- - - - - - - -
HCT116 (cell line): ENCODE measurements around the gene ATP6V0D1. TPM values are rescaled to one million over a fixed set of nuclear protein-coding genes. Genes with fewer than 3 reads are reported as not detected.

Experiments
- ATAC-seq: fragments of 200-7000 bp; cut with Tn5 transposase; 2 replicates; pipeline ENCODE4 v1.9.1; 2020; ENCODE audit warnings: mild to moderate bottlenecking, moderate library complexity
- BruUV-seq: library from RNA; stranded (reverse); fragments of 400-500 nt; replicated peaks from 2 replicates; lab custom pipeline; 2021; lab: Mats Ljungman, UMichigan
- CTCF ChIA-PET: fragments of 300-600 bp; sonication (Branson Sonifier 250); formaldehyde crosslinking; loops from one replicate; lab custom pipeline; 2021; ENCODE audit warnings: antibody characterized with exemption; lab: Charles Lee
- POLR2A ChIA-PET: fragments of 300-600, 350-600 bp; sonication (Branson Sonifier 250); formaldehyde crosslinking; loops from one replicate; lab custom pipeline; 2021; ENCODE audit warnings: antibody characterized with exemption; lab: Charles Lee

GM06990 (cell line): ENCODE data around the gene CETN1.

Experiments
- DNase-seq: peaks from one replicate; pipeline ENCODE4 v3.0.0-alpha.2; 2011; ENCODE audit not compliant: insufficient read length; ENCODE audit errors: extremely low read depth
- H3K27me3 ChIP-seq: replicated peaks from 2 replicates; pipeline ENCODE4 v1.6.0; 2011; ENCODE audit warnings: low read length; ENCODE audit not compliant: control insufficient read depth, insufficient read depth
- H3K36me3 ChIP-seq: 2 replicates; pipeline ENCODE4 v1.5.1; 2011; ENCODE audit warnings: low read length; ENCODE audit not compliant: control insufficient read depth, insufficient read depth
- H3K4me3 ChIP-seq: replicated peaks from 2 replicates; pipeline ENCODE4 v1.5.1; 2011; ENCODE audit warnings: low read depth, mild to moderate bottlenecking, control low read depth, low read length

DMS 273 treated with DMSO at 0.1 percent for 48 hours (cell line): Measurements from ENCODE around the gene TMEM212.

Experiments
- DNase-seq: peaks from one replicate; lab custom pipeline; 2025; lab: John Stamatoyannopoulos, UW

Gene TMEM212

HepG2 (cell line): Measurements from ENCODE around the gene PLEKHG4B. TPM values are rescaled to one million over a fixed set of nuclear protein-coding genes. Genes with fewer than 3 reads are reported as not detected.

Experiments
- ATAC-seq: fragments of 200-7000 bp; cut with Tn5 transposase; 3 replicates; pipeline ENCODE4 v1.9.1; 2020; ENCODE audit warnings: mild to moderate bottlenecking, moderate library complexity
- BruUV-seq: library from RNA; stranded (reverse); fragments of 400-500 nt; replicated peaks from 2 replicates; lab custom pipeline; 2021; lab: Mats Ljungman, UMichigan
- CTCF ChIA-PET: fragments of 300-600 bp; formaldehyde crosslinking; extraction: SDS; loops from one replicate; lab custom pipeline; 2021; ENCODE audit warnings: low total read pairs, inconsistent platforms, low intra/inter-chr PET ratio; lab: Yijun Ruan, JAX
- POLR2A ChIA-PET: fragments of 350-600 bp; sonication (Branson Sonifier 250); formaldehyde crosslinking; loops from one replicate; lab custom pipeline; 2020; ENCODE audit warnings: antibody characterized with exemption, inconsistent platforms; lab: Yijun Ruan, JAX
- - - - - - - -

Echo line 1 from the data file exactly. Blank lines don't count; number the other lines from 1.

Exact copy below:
HCT116 (cell line): ENCODE measurements around the gene ATP6V0D1. TPM values are rescaled to one million over a fixed set of nuclear protein-coding genes. Genes with fewer than 3 reads are reported as not detected.